Saturday, July 17, 2010

On Skepticism, Statistics, And The Social Sciences

Though the subject matter and the glowing reviews incline me towards adding it to my summer reading list, I haven’t yet read this book, but judging from the précis that Slate presents, its argument is a timely and important one, and one that I’m inclined to credit. More so than ever before, we have come to rely on the social sciences as a tool which can aid us in making important economic, educational, and political decisions, and rightly so – individual human cognition being the flawed process that it is, models that at least attempt to assemble a coherent, methodical account of what really happens in society are a vital check against errors in reasoning. But the thought has sometimes struck me that in recent years the social sciences may have become just advanced enough to lead us seriously astray in some cases, and a healthy skepticism about statistics may be what we need to prevent that.

Data is the currency which gives any scientific hypothesis its value, but even in the so-called hard sciences, in which it is possible to create a controlled and self-contained laboratory environment, it can be difficult to gather reliably. In the social sciences, this problem is orders of magnitude worse. Human society and behavior are complex phenomena, with myriad confounding factors which make it difficult even to spot relationships with real explanatory value. Economics, sociology, anthropology and the rest have given us tools that allow us to filter out some valuable information from the vast and murky pool of data that is observable human behavior, but we get ahead of ourselves when we mistake valuable information for knowledge. More often, it is merely a clue that points toward the possibility of knowledge – a magnetic reading that may indicate the presence of something like a needle somewhere in the haystack. Even without relying on clearly suspect data, trained social scientists sometimes fall into faulty reasoning. When we consider the possibility that our metal detector can malfunction – that the data itself may be incomplete, unrepresentative, or otherwise imperfect – we must consider the corresponding implication that what we’ve found may not be anything like a needle at all.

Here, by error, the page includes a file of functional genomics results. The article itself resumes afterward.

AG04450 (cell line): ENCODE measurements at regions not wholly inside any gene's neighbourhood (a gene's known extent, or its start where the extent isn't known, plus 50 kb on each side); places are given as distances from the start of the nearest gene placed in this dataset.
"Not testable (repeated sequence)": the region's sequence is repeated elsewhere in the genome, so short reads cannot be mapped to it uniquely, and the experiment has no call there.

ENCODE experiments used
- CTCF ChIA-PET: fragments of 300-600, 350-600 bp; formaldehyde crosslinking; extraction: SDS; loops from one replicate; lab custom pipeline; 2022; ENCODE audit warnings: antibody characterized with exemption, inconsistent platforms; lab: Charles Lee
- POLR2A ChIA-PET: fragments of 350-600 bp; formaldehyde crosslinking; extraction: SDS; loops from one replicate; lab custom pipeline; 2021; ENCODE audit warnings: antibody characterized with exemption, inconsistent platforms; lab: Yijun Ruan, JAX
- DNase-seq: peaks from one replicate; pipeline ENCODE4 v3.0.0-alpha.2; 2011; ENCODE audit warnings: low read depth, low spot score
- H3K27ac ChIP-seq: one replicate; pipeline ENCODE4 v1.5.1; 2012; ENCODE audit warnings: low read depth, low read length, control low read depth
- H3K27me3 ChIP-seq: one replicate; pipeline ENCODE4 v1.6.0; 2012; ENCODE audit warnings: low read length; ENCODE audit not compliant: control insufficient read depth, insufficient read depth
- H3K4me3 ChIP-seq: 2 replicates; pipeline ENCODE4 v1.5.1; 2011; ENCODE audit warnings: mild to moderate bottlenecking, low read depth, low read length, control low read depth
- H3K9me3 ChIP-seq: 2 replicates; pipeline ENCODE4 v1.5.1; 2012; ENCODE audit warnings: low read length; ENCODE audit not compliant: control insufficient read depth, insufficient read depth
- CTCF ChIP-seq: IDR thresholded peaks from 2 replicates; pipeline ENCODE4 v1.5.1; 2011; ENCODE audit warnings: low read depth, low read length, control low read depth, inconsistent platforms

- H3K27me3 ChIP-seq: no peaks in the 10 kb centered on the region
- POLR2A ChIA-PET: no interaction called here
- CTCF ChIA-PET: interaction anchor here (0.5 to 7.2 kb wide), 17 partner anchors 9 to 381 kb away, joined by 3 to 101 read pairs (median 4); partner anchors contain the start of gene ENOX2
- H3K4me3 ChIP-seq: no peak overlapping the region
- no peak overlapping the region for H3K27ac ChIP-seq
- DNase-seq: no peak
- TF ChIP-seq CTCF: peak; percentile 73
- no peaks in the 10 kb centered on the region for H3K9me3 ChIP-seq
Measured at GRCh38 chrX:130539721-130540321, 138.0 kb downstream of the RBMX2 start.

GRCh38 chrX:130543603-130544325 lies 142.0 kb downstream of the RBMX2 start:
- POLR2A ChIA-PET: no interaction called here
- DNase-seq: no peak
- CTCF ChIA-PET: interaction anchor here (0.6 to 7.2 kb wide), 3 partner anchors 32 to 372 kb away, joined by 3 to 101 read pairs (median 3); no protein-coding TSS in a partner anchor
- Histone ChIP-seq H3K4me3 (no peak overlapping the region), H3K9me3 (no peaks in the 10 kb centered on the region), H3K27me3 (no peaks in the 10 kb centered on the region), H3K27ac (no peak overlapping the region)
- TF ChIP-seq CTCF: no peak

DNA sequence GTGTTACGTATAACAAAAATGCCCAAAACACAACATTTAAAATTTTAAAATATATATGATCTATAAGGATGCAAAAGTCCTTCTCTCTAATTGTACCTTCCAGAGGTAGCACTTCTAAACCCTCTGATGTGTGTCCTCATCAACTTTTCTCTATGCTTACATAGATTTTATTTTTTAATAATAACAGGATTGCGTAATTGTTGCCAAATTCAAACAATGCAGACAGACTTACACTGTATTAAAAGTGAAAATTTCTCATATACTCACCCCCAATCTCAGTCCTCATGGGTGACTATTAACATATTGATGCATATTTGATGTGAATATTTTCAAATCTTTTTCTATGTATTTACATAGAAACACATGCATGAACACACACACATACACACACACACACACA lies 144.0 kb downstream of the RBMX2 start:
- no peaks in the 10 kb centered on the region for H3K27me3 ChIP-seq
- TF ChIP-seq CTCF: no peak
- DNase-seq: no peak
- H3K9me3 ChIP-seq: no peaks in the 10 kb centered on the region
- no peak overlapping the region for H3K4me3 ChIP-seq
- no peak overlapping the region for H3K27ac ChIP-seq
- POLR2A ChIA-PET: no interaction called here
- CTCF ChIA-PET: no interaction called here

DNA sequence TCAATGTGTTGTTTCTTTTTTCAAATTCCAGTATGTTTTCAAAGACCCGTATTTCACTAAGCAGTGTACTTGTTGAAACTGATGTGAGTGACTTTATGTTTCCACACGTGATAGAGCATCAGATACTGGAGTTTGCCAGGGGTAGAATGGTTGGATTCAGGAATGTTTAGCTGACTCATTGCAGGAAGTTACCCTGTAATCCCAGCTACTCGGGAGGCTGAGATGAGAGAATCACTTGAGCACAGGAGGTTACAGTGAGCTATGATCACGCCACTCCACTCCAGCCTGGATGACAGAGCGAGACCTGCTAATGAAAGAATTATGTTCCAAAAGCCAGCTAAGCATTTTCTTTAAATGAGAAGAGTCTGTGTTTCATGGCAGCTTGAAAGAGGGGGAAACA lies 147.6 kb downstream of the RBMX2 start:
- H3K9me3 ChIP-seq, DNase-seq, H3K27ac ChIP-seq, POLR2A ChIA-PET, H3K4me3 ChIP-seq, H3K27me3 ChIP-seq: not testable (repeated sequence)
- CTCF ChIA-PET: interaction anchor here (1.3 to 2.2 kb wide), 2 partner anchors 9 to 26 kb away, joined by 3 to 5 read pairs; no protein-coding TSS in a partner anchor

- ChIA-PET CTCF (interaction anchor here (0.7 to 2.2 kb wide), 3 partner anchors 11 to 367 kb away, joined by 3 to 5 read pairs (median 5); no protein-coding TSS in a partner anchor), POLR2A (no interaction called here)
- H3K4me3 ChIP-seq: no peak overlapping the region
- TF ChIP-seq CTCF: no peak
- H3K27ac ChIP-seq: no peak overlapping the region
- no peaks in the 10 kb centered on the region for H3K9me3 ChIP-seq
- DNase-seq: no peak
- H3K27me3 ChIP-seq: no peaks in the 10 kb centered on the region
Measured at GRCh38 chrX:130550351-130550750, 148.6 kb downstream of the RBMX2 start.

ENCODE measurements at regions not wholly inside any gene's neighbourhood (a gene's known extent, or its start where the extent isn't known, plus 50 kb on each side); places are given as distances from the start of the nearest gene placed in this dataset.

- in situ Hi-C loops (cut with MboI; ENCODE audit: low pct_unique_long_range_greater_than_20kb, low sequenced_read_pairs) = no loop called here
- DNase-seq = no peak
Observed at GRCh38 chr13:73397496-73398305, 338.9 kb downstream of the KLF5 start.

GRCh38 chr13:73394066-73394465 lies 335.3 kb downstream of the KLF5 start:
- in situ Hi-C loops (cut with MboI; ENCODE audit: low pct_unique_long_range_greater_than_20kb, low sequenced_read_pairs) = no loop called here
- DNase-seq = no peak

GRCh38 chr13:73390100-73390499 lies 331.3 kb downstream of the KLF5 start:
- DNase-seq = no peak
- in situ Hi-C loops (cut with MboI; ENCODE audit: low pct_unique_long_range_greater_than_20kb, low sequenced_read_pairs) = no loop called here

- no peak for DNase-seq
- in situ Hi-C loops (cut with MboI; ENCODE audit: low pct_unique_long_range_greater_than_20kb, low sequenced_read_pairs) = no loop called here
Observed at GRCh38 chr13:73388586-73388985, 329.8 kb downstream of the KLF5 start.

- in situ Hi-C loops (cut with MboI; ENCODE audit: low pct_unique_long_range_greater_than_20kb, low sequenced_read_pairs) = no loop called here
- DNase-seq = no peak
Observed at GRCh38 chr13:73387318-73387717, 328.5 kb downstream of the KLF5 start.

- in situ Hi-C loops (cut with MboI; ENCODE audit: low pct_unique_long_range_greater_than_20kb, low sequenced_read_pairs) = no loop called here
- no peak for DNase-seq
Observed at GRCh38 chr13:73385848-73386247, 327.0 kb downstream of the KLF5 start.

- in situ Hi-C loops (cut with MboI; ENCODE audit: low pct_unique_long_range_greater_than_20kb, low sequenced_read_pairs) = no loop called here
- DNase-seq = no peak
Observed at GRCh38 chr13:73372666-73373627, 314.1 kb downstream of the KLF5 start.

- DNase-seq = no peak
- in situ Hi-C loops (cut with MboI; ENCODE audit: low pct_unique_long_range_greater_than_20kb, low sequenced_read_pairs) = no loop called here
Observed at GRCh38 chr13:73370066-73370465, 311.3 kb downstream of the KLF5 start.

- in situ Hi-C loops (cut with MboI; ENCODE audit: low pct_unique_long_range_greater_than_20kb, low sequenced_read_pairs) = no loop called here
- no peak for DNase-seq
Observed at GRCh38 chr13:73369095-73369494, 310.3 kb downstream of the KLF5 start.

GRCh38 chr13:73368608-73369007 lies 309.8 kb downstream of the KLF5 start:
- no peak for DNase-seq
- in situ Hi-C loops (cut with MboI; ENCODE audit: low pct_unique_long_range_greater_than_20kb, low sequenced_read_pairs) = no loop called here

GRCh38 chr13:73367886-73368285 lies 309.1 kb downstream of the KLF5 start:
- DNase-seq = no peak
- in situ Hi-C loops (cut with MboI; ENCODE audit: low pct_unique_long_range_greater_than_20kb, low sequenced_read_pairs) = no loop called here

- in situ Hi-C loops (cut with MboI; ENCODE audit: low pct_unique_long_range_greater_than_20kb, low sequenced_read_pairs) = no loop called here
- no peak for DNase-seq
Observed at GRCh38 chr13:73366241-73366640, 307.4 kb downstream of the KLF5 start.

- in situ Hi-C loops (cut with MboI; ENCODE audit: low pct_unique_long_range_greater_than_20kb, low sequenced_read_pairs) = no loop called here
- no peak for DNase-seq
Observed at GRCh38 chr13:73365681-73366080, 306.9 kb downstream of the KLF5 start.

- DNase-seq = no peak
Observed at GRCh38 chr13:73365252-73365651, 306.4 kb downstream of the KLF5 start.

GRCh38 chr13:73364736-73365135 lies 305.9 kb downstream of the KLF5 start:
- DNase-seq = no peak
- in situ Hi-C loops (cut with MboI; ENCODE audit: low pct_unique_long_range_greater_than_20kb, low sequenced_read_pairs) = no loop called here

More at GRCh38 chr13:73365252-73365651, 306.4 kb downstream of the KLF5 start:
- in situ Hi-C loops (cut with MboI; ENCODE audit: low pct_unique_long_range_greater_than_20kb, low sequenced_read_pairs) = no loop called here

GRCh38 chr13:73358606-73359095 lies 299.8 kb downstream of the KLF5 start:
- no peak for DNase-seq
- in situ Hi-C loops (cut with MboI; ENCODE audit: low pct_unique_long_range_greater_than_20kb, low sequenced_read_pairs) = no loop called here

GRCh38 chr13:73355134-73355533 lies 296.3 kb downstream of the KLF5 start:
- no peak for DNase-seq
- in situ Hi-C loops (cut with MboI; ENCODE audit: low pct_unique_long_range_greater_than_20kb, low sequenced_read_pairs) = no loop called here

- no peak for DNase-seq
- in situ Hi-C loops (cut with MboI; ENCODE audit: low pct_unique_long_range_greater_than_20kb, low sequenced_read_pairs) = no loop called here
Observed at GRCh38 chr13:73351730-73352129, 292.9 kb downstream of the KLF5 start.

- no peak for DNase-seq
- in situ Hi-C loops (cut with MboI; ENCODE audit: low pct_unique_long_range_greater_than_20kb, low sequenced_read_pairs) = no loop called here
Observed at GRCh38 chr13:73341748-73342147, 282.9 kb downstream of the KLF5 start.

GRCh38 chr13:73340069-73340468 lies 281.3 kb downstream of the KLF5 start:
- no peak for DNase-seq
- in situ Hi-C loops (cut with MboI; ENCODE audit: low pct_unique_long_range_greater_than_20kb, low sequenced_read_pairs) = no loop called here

This problem, along with the fact that scientists are not immune to the demonstrable human frailties of ideological and cognitive biases, is why I adhere to a sort of Burkean, small-c conservatism on questions of social policy. Flawed as our long-standing social institutions may be, they have served us well enough to have endured over the years, and we cannot dismiss the possibility that there is a sort of unconscious ancestral wisdom embedded in them. New findings in social science serve a vital function by forcing us to periodically re-examine our assumptions and giving us ideas with which to experiment in order to improve our institutions, but they do not represent a good argument for upending entire long-standing systems. When the data – the flawed, messy, problematic data – suggests that a certain policy change may improve things, we should try it – but not commit to it until our collective anecdotal experience has confirmed that the suggestions of the data that it will work are correct.

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